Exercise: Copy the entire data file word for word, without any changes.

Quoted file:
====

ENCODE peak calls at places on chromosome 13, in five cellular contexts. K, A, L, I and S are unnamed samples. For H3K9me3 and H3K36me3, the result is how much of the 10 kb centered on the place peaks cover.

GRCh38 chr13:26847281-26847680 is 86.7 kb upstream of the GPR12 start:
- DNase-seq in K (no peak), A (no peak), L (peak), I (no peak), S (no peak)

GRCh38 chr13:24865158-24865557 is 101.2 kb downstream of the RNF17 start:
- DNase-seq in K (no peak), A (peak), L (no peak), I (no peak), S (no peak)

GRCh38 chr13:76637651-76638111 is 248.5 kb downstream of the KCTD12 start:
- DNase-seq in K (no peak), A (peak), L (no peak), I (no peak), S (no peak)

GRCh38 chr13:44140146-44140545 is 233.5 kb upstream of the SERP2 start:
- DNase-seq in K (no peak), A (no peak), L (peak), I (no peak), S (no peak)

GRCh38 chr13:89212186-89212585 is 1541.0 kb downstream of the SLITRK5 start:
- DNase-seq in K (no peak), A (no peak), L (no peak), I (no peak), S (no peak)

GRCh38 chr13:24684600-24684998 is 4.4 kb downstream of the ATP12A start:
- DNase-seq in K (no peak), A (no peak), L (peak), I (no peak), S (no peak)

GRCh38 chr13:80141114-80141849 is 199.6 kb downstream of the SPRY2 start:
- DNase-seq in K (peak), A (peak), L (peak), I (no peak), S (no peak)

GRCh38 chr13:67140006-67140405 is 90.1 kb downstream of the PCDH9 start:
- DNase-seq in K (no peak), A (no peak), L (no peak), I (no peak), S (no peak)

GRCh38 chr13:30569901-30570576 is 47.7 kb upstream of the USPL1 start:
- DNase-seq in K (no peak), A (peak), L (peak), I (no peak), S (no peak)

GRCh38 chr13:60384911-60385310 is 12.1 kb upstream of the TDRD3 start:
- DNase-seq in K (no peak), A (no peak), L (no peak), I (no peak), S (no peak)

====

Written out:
ENCODE peak calls at places on chromosome 13, in five cellular contexts. K, A, L, I and S are unnamed samples. For H3K9me3 and H3K36me3, the result is how much of the 10 kb centered on the place peaks cover.

GRCh38 chr13:26847281-26847680 is 86.7 kb upstream of the GPR12 start:
- DNase-seq in K (no peak), A (no peak), L (peak), I (no peak), S (no peak)

GRCh38 chr13:24865158-24865557 is 101.2 kb downstream of the RNF17 start:
- DNase-seq in K (no peak), A (peak), L (no peak), I (no peak), S (no peak)

GRCh38 chr13:76637651-76638111 is 248.5 kb downstream of the KCTD12 start:
- DNase-seq in K (no peak), A (peak), L (no peak), I (no peak), S (no peak)

GRCh38 chr13:44140146-44140545 is 233.5 kb upstream of the SERP2 start:
- DNase-seq in K (no peak), A (no peak), L (peak), I (no peak), S (no peak)

GRCh38 chr13:89212186-89212585 is 1541.0 kb downstream of the SLITRK5 start:
- DNase-seq in K (no peak), A (no peak), L (no peak), I (no peak), S (no peak)

GRCh38 chr13:24684600-24684998 is 4.4 kb downstream of the ATP12A start:
- DNase-seq in K (no peak), A (no peak), L (peak), I (no peak), S (no peak)

GRCh38 chr13:80141114-80141849 is 199.6 kb downstream of the SPRY2 start:
- DNase-seq in K (peak), A (peak), L (peak), I (no peak), S (no peak)

GRCh38 chr13:67140006-67140405 is 90.1 kb downstream of the PCDH9 start:
- DNase-seq in K (no peak), A (no peak), L (no peak), I (no peak), S (no peak)

GRCh38 chr13:30569901-30570576 is 47.7 kb upstream of the USPL1 start:
- DNase-seq in K (no peak), A (peak), L (peak), I (no peak), S (no peak)

GRCh38 chr13:60384911-60385310 is 12.1 kb upstream of the TDRD3 start:
- DNase-seq in K (no peak), A (no peak), L (no peak), I (no peak), S (no peak)